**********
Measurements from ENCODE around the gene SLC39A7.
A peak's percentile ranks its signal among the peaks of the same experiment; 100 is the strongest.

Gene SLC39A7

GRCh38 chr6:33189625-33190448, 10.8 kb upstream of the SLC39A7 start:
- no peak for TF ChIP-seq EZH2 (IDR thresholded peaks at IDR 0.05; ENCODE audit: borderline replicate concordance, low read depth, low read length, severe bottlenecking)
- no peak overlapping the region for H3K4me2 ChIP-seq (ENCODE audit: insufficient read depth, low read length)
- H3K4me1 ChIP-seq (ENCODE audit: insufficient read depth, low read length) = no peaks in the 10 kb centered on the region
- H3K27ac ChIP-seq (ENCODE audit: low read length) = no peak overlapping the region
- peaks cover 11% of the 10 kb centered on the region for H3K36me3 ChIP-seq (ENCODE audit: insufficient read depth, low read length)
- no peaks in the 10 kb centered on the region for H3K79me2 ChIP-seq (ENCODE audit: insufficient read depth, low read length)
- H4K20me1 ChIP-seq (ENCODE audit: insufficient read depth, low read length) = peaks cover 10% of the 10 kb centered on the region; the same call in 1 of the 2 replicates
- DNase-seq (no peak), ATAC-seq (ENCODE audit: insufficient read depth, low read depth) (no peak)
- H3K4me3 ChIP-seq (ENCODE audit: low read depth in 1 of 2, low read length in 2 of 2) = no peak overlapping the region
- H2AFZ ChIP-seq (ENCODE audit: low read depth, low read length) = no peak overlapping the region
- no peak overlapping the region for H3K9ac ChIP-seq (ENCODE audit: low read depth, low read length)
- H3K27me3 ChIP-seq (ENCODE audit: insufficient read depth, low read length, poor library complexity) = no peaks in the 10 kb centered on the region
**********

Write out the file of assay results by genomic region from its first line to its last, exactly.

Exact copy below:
Measurements from ENCODE around the gene SLC39A7.
A peak's percentile ranks its signal among the peaks of the same experiment; 100 is the strongest.

Gene SLC39A7

GRCh38 chr6:33189625-33190448, 10.8 kb upstream of the SLC39A7 start:
- no peak for TF ChIP-seq EZH2 (IDR thresholded peaks at IDR 0.05; ENCODE audit: borderline replicate concordance, low read depth, low read length, severe bottlenecking)
- no peak overlapping the region for H3K4me2 ChIP-seq (ENCODE audit: insufficient read depth, low read length)
- H3K4me1 ChIP-seq (ENCODE audit: insufficient read depth, low read length) = no peaks in the 10 kb centered on the region
- H3K27ac ChIP-seq (ENCODE audit: low read length) = no peak overlapping the region
- peaks cover 11% of the 10 kb centered on the region for H3K36me3 ChIP-seq (ENCODE audit: insufficient read depth, low read length)
- no peaks in the 10 kb centered on the region for H3K79me2 ChIP-seq (ENCODE audit: insufficient read depth, low read length)
- H4K20me1 ChIP-seq (ENCODE audit: insufficient read depth, low read length) = peaks cover 10% of the 10 kb centered on the region; the same call in 1 of the 2 replicates
- DNase-seq (no peak), ATAC-seq (ENCODE audit: insufficient read depth, low read depth) (no peak)
- H3K4me3 ChIP-seq (ENCODE audit: low read depth in 1 of 2, low read length in 2 of 2) = no peak overlapping the region
- H2AFZ ChIP-seq (ENCODE audit: low read depth, low read length) = no peak overlapping the region
- no peak overlapping the region for H3K9ac ChIP-seq (ENCODE audit: low read depth, low read length)
- H3K27me3 ChIP-seq (ENCODE audit: insufficient read depth, low read length, poor library complexity) = no peaks in the 10 kb centered on the region